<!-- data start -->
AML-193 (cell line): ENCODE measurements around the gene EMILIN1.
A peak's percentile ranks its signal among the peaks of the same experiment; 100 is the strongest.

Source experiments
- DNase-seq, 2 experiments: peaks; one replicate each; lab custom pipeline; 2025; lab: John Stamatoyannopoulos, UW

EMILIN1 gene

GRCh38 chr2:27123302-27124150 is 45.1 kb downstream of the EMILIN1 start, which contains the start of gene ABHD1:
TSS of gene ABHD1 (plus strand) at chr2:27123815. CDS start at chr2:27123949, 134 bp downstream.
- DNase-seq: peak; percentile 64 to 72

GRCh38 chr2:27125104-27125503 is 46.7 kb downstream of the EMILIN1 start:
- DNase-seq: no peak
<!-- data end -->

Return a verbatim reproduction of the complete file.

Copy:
AML-193 (cell line): ENCODE measurements around the gene EMILIN1.
A peak's percentile ranks its signal among the peaks of the same experiment; 100 is the strongest.

Source experiments
- DNase-seq, 2 experiments: peaks; one replicate each; lab custom pipeline; 2025; lab: John Stamatoyannopoulos, UW

EMILIN1 gene

GRCh38 chr2:27123302-27124150 is 45.1 kb downstream of the EMILIN1 start, which contains the start of gene ABHD1:
TSS of gene ABHD1 (plus strand) at chr2:27123815. CDS start at chr2:27123949, 134 bp downstream.
- DNase-seq: peak; percentile 64 to 72

GRCh38 chr2:27125104-27125503 is 46.7 kb downstream of the EMILIN1 start:
- DNase-seq: no peak